BAKKIE SHOOTOUT 2021 – Interior fit and finish, build quality

It’s the inside that counts – After a thorough evaluation on the road to Klipbokkop, like a game of dusty musical chairs, the team began to circulate through each bakkie on the gravel ride and drive. The best way to form an impression of each vehicle’s packaging, fit-and-finish and build quality was by driving them back to back.

Starting with the cheapest offerings; the Mahindra, JAC and Isuzu felt like they hail from another decade. They are unwaveringly solid and undoubtedly the most workmanlike, but when driven among more upmarket and refined offerings – some not that much more expensive it must be said – they were left in the dust. From this lower tier, it’s the Pik Up that does well to elevate its standing with comfortable armrests and a spacious cabin. Both the Chinese bakkies exhibited a few worrisome creeks and squeaks – the T8’s driver’s seat and the P-Series’s dashboard – although the latter is hugely spacious and finished with plenty of soft-touch points and leather.

It was the Mazda that showed the biggest variance in scores and ranked lower than many anticipated. Some loved its minimalist cabin, slick tablet-like infotainment system and climate control toggles, while others questioned the flimsy door cards, the assortment of shiny, hard plastics and hard-to-read digital display in the instrument binnacle. Dust intrusion into the cabin was also a factor.

This is a criticism that could not be levelled at the basic but solid Toyota Hilux Raider and Mitsubishi Triton in the mid-pack. They may have fewer toys than their rivals but they are ergonomically sound and built to last. The well-endowed Nissan Navara goes the whole hog with an interior layout to rival any of its latest passenger cars; and the VW Amarok, despite lacking some surprise and delight and making do with one of the smaller infotainment screens, shone through in the back-to-back drives with the familiarity and ease of use of its controls and its neat, high-quality interior.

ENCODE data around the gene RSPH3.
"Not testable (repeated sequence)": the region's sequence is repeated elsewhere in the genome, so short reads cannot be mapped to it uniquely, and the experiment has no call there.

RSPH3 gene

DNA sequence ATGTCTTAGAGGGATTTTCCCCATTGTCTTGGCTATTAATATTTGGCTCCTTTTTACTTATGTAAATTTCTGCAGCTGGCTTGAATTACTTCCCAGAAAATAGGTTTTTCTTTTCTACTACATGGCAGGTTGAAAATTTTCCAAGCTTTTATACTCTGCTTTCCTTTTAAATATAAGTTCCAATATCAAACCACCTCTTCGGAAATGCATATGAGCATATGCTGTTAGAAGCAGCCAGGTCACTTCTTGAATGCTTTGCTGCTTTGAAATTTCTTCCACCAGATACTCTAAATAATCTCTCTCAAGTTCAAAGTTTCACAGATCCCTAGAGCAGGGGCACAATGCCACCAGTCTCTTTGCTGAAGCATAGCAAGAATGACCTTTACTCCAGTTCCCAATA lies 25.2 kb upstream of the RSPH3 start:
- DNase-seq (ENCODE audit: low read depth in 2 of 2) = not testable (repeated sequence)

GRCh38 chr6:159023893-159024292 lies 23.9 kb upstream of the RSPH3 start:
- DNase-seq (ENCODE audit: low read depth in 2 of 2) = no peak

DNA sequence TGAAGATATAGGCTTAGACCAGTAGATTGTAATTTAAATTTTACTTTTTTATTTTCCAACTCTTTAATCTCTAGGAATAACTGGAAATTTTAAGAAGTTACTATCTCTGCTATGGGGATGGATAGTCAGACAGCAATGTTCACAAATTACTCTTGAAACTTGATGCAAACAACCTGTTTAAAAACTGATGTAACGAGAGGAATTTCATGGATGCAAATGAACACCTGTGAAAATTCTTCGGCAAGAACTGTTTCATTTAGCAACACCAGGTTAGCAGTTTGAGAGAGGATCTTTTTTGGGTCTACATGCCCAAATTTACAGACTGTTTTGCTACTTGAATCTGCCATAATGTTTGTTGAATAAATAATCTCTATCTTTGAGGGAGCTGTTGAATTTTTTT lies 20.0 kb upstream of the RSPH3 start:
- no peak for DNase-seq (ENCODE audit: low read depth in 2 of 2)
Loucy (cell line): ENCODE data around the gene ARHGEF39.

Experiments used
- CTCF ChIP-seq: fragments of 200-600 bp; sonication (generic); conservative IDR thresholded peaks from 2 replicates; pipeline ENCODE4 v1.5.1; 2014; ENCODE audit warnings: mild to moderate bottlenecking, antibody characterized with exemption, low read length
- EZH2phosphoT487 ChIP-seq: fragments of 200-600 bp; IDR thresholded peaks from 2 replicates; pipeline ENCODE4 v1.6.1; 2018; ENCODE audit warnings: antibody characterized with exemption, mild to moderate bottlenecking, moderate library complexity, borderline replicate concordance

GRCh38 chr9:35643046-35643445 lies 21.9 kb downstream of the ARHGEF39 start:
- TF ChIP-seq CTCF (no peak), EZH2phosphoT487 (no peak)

It was the Ranger in XLT FX4 guise, however, that delivered the best interior ambience when all the votes were tallied. This late-model offering is a far cry from the rough-and-tough Ranger cabins of yore. In 2021, the Blue Oval is all about superb noise, vibration and harshness (NVH) suppression, plush seats, an excellent range of adjustment for that instantly right driving position, and plenty of attention given to the cabin architecture. The only criticism we can level at it is we’d prefer dials rather than buttons for climate control.

Test Summary

Article written by

Nikesh Kooverjee

Journalist for CAR Magazine since 2015. Doing my best to navigate the ever-changing landscape of the automotive sphere while keeping you up-to-date of any noteworthy stories.